BOZEMAN, Mont. – Montana Fish, Wildlife & Parks invited people out to learn more about what to do in bear encounter situations which have become prevalent around the state.

The bear safety event at FWP’s Bozeman office on July 21 allowed people to learn more about bear activity and what to do in situations when confronted or accidentally running into a bear out on the hiking trails or at a campsite.

People had the chance to practice using inert bear spray on a remote-controlled charging bear demonstration with displays of grizzly bear and black bear full body mounts, skulls, tracks, food storage options, bear spray holsters and more.

Bear encounters have become a hot topic when the Montana Fish, Wildlife & Parks’ Wildlife Human Attack Response Team responded to a fatal bear attack in Ovando on the morning of July 6.

According to FWP grizzly bears are common in the Blackfoot Valley where Ovando is located and black bears are common throughout most of Montana, with grizzly bears being seen anywhere west of Billings.

“The best thing people can do for both themselves and the bears is to secure anything a bear might want to eat, that’s at their house or campsite in a place that the bears can’t get it, it is really hard right now you know it’s hot and they’re stressed and they are looking for food so really keeping that backyard clean is a really good thing you can do for the bears and yourself,” Bear Education Coordinator Danielle Oyler said.

What to do during an encounter:

When it comes to encounters, if a bear is not actively engaging with you (looking away, ignoring you, running away or retreating) then you can give the bear space by backing away slowly from the bear and going in the opposite direction of the bear.

If a bear shows agitated or defensive behavior (huffing, jaws clacking, head swaying back and forth, bellowing, swatting the ground, and excessively salivating at the mouth) then be sure to stand your ground, prepare your bear spray, and speak in a calm manner, until the bear retreats.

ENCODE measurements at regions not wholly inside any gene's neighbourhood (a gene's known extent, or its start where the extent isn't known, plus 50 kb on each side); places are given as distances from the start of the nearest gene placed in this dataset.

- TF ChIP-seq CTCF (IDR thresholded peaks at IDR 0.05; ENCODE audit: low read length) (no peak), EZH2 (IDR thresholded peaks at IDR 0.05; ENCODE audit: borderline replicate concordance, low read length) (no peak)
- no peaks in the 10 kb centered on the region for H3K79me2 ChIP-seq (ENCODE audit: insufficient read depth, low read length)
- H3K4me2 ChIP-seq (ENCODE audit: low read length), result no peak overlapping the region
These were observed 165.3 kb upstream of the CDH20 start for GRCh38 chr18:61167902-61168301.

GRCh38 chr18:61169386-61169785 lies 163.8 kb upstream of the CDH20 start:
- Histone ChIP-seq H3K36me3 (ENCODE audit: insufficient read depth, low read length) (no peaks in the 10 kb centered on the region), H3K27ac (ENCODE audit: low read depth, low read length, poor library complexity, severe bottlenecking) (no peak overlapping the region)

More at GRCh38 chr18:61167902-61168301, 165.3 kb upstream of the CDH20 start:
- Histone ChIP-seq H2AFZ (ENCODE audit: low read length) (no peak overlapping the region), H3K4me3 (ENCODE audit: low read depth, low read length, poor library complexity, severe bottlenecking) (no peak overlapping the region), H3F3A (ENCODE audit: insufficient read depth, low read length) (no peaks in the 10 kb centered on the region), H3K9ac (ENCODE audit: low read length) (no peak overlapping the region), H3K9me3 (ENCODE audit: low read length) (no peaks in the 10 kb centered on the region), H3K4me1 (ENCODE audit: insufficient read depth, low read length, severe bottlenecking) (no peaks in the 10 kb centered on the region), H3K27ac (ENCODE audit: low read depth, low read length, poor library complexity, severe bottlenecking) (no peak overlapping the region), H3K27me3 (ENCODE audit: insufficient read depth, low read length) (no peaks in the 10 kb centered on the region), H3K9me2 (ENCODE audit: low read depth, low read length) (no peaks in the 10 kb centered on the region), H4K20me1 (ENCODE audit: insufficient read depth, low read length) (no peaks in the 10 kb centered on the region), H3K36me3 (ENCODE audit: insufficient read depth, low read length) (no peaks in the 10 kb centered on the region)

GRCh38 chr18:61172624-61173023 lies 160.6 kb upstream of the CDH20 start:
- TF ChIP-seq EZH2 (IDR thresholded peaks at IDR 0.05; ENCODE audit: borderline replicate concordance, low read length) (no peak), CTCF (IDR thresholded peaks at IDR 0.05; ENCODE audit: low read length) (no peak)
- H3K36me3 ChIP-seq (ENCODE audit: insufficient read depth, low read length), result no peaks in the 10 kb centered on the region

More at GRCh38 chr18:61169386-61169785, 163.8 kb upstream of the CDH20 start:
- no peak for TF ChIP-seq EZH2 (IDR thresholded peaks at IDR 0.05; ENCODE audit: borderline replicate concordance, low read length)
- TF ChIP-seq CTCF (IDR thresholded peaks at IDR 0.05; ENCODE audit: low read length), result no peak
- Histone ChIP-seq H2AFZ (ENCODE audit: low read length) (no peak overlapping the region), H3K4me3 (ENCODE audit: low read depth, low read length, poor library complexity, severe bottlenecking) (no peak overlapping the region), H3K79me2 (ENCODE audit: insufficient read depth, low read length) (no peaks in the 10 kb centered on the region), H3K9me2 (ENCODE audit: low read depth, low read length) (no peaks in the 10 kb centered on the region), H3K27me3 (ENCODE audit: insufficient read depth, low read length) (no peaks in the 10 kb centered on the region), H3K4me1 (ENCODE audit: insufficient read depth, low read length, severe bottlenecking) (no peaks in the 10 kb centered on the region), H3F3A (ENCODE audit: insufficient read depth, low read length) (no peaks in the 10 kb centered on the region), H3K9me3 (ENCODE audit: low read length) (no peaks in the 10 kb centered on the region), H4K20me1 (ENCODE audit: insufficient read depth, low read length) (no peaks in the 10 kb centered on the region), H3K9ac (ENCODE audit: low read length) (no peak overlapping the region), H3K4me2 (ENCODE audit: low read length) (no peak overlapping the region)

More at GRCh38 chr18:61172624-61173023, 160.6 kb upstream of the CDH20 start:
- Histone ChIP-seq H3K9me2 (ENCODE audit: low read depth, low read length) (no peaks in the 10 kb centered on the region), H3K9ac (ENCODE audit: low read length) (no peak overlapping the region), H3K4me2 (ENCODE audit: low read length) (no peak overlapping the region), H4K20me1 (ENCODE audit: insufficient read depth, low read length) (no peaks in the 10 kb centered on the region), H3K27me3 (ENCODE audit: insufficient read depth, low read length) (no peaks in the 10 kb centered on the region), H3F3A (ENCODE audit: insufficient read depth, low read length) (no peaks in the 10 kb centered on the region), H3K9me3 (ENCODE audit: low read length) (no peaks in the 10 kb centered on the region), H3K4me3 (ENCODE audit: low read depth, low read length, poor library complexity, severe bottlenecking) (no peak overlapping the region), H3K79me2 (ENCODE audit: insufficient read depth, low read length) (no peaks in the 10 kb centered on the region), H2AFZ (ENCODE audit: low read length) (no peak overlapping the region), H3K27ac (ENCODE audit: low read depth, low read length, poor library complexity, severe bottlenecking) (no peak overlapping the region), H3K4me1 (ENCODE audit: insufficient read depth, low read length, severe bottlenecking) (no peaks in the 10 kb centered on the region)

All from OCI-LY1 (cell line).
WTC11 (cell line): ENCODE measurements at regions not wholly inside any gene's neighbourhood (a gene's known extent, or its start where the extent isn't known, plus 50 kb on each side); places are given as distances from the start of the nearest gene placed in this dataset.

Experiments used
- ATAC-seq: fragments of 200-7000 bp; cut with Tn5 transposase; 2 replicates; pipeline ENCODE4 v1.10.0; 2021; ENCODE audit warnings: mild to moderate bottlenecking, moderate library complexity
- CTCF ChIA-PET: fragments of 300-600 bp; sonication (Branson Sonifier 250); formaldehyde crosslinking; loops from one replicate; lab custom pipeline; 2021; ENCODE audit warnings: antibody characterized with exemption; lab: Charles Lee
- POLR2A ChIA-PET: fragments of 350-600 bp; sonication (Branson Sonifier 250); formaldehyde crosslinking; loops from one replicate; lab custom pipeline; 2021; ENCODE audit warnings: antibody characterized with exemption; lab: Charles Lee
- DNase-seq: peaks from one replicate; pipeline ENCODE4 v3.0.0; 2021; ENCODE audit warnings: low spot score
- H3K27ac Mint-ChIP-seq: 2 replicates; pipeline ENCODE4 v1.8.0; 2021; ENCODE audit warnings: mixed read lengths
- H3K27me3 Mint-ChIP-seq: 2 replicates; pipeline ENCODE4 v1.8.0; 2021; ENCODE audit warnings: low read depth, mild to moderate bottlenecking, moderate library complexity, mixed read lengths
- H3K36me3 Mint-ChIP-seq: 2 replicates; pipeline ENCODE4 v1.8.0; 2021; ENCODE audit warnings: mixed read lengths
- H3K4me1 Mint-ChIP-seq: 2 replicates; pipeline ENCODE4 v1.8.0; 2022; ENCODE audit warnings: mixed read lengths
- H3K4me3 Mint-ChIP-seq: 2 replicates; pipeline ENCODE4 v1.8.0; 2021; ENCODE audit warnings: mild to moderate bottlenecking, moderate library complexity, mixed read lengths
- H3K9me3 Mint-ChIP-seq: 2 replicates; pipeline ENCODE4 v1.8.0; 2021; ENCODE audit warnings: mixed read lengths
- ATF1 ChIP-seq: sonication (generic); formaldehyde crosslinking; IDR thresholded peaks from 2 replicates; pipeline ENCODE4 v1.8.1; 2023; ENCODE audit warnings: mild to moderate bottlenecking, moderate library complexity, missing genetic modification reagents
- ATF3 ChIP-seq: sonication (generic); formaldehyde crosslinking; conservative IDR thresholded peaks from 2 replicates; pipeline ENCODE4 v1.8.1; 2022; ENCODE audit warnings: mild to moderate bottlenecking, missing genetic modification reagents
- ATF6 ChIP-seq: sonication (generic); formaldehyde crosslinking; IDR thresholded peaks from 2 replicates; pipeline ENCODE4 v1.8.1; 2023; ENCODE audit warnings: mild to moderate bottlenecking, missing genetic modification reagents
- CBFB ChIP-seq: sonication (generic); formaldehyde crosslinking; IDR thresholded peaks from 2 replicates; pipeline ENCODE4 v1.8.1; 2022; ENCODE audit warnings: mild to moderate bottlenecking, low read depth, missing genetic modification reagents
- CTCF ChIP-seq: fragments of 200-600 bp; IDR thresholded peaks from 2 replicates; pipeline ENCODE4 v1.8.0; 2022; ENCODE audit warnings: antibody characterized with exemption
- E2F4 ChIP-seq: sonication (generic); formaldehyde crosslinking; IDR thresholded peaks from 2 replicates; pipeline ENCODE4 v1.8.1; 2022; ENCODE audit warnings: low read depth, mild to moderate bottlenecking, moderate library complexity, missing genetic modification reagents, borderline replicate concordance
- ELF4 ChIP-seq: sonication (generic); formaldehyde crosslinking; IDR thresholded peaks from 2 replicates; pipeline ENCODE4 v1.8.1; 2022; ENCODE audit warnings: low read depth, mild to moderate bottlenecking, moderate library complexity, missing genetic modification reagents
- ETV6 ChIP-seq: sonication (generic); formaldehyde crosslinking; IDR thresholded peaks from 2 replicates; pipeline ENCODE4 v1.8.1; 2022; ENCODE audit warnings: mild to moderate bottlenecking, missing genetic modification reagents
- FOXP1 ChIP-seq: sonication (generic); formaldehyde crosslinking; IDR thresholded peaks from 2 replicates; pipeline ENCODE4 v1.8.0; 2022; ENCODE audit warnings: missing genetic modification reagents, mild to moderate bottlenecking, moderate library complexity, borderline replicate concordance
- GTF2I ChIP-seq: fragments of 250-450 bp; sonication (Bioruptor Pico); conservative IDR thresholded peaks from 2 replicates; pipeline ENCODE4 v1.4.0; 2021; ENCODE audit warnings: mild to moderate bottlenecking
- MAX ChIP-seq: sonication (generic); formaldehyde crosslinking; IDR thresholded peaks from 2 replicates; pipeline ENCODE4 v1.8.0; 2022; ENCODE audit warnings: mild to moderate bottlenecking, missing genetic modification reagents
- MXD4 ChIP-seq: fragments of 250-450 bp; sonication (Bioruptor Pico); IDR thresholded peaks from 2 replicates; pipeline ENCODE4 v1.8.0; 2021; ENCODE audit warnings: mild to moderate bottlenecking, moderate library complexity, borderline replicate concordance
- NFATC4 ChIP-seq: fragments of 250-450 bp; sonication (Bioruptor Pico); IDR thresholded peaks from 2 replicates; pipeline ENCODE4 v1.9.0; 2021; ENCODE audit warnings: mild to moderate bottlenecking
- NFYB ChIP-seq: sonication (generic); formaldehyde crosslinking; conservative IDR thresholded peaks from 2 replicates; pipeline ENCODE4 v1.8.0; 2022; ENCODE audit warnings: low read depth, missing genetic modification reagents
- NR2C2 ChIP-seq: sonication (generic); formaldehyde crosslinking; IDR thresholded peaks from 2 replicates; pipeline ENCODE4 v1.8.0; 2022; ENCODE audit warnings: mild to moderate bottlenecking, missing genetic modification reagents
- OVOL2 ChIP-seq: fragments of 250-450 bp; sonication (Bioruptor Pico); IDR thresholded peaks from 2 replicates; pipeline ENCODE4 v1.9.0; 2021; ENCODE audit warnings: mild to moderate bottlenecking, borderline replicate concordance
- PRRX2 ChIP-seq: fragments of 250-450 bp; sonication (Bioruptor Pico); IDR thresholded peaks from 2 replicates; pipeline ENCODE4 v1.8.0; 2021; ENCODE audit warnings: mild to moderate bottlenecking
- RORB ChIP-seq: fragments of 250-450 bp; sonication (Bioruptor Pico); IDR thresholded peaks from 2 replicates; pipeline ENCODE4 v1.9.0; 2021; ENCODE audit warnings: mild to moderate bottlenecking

If a bear charges or appears ready to charge you also need to stand your ground and if it charges, use your bear spray, when the bear comes within 30-60 feet.

If the bear is going to touch you, go face down on the ground, cover your neck and head as much as possible, and deploy your bear spray in the bear’s face.  If you do not have bear spray, play dead if it is a grizzly bear, fight back if it is a black bear.

If a bear follows you slowly, purposefully or methodically approaches you:

  • Stand your ground.
  • Get aggressive: wave your arms and shout vigorously.
  • Get spray out and ready.
  • Fight back if it makes contact.

If a bear enters or reaches into your tent you should also use your bear spray and fight back.

Oyler said the key for being armed with bear spray is keeping it on you where you can grab it and be ready to use it, not zipped up in your bag, tied up to your tent or locked onto your bike.

“Once you’re in the moment, aim at the bears feet and push down the spray in short bursts,” Oyler said.

Also be sure to check on the expiration date of your bear spray.

FWP offers a few safety tips on their website to be “Bear Aware.”

  • Be aware of your surroundings and look for bear sign.
  • Read signs at trailheads and stay on trails. Be especially careful around creeks and in areas with dense brush.
  • Avoid surprise encounters by traveling in groups, making noise and being aware of surroundings, particularly in areas with limited sight lines and recent bear sign (tracks, scat and turned over rocks and logs)
  • Stay away from animal carcasses, which often attract bears.
  • Follow U.S. Forest Service (USFS) food storage orders, which have been in effect for public lands in Montana since March 1.
  • If you encounter a bear, never approach it. Back away slowly and leave the area.
  • Keeping a clean camp by securing attractants, keeping food securely stored

You can find a list of bear-resistant containers on the Interagency Grizzly Bear Committee's website here.

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